Himes' staffers top Connecticut congressional delegation for bonus pay
Published 9:50 am, Sunday, June 12, 2011
WASHINGTON -- Annual bonuses are routine for many congressional staffers, with the average bonus amounting to $3,248 last year, according to a survey of compensation on Capitol Hill.
Three of Connecticut's five Democratic House members paid bonuses in 2010, with Rep. Jim Himes leading the way with a total of $80,775 distributed among his 17 staffers in Washington, Bridgeport and Stamford.
In second place, Rep. Rosa DeLauro paid bonuses estimated at $68,718, according to quarterly payroll data analyzed by LegisStorm, an independent organization that tracks congressional finances. Individual bonus information isn't public.
More InformationHow much? The 2010 House Compensation Study found that 77 percent of House members paid bonuses. The average bonus was $3,248.
The 2010 House Compensation Study compiled by the Chief Administrative Officer of the House found that 77 percent of House members paid bonuses. The average bonus was $3,248.
The survey also reported that most House members who paid bonuses determined the size of the bonus on the basis of merit, job type or tenure, while other House members paid the same amount or percentage to all employees.
House members, who earn $174,000 a year, can hire up to 18 full-time or part-time staffers who are then paid from a $1.5 million--a-year Members' Representational Allowance, which covers payroll, office rent, travel, mail and communications expenses. Individual staff salaries are set by the House member, and some veteran staffers earn more than $100,000 a year.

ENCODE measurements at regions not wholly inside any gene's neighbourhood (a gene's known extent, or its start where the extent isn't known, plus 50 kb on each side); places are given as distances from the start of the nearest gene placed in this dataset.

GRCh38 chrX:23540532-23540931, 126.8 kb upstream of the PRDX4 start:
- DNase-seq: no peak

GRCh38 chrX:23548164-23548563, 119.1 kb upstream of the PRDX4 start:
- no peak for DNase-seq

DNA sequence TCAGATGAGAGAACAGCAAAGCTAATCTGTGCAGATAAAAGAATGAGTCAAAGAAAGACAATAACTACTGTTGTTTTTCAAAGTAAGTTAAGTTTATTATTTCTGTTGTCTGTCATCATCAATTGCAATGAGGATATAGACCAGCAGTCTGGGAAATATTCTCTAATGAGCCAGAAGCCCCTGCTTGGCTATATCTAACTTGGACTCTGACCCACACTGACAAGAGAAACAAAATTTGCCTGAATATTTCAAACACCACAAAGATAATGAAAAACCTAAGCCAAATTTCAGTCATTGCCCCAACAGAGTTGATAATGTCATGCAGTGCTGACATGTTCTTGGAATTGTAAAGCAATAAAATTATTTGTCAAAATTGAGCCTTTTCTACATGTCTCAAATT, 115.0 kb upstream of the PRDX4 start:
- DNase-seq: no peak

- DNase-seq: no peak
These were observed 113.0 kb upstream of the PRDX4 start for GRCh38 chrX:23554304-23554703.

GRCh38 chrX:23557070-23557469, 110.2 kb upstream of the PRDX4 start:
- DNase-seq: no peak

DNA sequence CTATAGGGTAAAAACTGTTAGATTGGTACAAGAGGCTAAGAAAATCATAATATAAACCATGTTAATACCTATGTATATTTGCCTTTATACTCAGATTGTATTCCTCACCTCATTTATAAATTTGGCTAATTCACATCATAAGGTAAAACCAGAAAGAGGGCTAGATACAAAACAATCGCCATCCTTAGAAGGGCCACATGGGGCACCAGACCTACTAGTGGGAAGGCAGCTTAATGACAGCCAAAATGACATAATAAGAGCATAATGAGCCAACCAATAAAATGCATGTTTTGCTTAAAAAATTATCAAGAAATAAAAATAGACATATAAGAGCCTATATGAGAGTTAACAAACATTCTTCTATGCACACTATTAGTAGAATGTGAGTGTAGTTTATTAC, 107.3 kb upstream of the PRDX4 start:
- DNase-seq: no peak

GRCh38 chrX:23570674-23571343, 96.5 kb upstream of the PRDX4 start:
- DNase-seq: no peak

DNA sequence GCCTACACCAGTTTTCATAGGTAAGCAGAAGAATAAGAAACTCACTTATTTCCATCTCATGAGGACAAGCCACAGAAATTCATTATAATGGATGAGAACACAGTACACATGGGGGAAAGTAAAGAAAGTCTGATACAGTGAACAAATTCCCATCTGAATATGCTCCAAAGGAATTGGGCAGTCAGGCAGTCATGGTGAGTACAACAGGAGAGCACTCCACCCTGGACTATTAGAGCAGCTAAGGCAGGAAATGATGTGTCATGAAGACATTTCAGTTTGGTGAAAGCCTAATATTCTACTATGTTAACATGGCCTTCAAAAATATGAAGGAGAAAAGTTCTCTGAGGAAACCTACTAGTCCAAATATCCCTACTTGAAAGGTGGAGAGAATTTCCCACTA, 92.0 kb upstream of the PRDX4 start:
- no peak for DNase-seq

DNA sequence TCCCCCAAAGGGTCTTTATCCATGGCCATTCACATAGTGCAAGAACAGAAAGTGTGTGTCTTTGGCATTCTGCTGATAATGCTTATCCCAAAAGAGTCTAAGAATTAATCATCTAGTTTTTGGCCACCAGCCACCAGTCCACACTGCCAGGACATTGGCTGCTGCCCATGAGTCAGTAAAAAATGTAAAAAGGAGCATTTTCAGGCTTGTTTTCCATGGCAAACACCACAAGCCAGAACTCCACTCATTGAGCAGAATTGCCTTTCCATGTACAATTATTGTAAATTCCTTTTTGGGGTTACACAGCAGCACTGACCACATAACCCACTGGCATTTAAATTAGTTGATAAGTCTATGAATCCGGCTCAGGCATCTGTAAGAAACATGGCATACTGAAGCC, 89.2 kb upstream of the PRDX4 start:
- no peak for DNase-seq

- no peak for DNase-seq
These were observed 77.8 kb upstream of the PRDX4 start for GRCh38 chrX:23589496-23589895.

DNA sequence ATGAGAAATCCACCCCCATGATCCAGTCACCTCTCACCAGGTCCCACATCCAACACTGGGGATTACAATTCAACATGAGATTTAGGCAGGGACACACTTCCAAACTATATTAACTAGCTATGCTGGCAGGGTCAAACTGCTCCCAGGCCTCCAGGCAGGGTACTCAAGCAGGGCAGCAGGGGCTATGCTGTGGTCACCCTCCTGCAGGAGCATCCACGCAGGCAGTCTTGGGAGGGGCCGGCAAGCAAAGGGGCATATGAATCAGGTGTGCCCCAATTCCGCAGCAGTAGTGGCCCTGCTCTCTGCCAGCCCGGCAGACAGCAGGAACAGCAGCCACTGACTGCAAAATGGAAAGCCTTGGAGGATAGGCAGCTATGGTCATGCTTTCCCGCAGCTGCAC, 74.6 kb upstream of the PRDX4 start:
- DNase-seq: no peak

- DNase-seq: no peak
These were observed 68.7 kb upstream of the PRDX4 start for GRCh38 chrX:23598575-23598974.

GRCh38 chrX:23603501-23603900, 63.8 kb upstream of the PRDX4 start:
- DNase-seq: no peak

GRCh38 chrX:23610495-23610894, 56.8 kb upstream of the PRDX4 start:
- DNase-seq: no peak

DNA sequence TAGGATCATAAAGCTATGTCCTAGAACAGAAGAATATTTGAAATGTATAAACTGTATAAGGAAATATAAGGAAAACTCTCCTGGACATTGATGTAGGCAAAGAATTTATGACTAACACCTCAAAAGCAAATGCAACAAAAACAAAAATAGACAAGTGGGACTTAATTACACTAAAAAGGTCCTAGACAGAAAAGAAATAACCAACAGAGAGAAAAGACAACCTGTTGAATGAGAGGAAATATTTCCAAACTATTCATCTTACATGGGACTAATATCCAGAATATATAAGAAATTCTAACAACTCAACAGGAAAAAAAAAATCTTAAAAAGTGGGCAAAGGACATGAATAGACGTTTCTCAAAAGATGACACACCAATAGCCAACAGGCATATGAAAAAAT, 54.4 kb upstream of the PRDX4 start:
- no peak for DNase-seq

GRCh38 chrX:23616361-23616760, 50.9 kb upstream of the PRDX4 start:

Members can use any surplus to pay staff bonuses -- or they can return the unspent funds to the U.S. Treasury.
Jason Cole, chief of staff to Himes, said all 17 staffers in the congressman's three offices -- Washington, Bridgeport and Stamford -- received equal bonuses last November. In addition, 15 of the 17 staffers received additional bonus payments in December based on merit, determined by such variables as workload and overall performance.
Himes returned more than $45,000 to the Treasury from his members' allowance, according to Cole. "The congressman is serious about deficit reduction, which is why his spending on staff salaries was 8 percent less than his predecessor's in 2008," Cole said. "Congressman Himes' careful management of his budget allowed him to return over $80,000 to the taxpayers in 2009 and over $45,000 last year."
Comparable data for staffers in the U.S. Senate aren't available.
Bradford Fitch, president and CEO of the Congressional Management Foundation, a nonpartisan, nonprofit think tank, said the bonuses reflect "the fact that congressional staffers are paid 20-25 percent less than in the private sector or in the executive branch. Not only do they get paid less, but they also work longer hours.
"The personal satisfaction that comes from public service is part of their compensation.''
Fitch noted the federal budget crunch has led to a 5 percent across-the-board-cut in members' allowances this year. "This means bonuses this year will likely be less,'' he said.
Typically, the top staffer in a House member's office is the chief of staff. The 2010 compensation survey showed that the average pay for that position was $136,588 annually.
Other typical staff positions include the legislative director of the office (average pay: $89,674); senior legislative aide ($63,508); legislative aide (48,762); press secretary/communications director ($64,003); scheduler ($51,869); district director ($92,650); staff assistant in the district office ($31,013); and case worker in the district ($47,543).